2. Of course, with such massive global expansion of interconnections representing potential points of compromise, there are significant risks associated with security, privacy and data sovereignty. Security breaches are currently impacting corporate bottom-line earnings across geographies and industries. IoT deployments with end-points quickly ratcheting up into hundreds of millions will only heighten this issue. These internet-connected elements will have an embedded operating system that is likely to represent a potential opening for malware as similarly inflicted on Android-based devices. Cyber attacks are pervasive and will undoubtedly increase. Every Board of Directors should require documented security plans as well as defined audits and best practices in place beforehand to protect data, provide vulnerability management and assign accountability. With billions of additional endpoints this topic needs to be top-of-mind as well as a top agenda item for the CEO. For these companies, the framework will create a foundation for rapid yet managed growth.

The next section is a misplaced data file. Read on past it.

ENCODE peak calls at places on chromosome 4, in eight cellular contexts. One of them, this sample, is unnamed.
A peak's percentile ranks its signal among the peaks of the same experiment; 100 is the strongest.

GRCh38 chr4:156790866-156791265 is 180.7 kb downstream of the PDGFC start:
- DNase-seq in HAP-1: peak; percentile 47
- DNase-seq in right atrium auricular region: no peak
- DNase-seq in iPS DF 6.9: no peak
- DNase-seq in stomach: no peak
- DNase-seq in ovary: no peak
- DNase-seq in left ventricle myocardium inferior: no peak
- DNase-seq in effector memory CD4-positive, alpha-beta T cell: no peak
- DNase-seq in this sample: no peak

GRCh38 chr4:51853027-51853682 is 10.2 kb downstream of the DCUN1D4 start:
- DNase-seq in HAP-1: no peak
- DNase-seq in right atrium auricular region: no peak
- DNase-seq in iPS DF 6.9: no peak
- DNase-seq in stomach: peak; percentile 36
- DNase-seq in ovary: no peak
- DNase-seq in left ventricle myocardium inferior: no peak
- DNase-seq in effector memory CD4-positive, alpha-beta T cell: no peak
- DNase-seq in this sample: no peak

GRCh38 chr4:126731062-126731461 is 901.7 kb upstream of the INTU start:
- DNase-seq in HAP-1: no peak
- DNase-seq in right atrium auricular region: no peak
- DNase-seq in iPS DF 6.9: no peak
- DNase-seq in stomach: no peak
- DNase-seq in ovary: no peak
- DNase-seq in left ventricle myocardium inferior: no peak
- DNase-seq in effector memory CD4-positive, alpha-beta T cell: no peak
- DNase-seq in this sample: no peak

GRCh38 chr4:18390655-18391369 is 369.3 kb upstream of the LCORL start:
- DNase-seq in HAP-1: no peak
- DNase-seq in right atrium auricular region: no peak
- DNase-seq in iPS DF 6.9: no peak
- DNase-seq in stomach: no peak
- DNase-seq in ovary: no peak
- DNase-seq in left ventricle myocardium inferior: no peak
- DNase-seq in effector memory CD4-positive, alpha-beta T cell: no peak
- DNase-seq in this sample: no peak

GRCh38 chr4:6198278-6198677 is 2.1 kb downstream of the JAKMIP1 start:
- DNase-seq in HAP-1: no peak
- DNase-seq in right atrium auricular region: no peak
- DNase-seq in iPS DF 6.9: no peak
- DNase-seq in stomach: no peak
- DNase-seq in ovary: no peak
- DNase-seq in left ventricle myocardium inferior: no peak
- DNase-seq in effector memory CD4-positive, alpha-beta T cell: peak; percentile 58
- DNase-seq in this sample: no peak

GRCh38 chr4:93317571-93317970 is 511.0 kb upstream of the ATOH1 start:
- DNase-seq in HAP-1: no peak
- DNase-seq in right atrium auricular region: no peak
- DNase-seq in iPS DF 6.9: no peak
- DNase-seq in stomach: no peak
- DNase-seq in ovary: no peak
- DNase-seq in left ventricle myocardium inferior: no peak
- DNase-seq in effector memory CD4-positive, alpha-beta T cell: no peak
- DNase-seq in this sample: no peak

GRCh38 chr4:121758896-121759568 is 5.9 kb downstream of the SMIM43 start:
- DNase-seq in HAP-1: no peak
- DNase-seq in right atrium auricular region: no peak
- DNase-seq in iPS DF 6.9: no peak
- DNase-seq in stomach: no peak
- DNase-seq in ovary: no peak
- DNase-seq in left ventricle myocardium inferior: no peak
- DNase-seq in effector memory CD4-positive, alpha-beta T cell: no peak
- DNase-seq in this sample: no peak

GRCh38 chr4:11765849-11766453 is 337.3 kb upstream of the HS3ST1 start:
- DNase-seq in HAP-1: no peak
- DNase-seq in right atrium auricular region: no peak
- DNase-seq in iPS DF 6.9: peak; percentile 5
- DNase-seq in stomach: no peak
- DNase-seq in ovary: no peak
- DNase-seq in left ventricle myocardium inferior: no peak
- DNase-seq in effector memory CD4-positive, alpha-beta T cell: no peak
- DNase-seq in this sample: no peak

3. The immense availability of new data for deep and broad analytics can provide transformative decision making and dynamic multi-variant business-case metrics such as reducing service costs, mean-time-to-repair and SLA penalties while increasing margins, first-time-fix-rates and system uptime. A ‘wrapper’ of machine learning around this exponentially growing data flow will provide for effective development of actionable “dashboarding” into all core operating units improving and accelerating decision making.

With access, security and the application of newly available data being addressed, along with achieving board-level visibility, any IoT project, product offering or business unit should require enterprise senior leadership to have a succinct and clear path to the return on investment. New technologies and business segments tend to create a ‘field of dreams’ euphoria. If the limitations, risks and use cases are not addressed, it’s nothing more than the hope that the returns will come. Accordingly, the starting point needs to include defining, articulating, projecting and then measuring the ROI.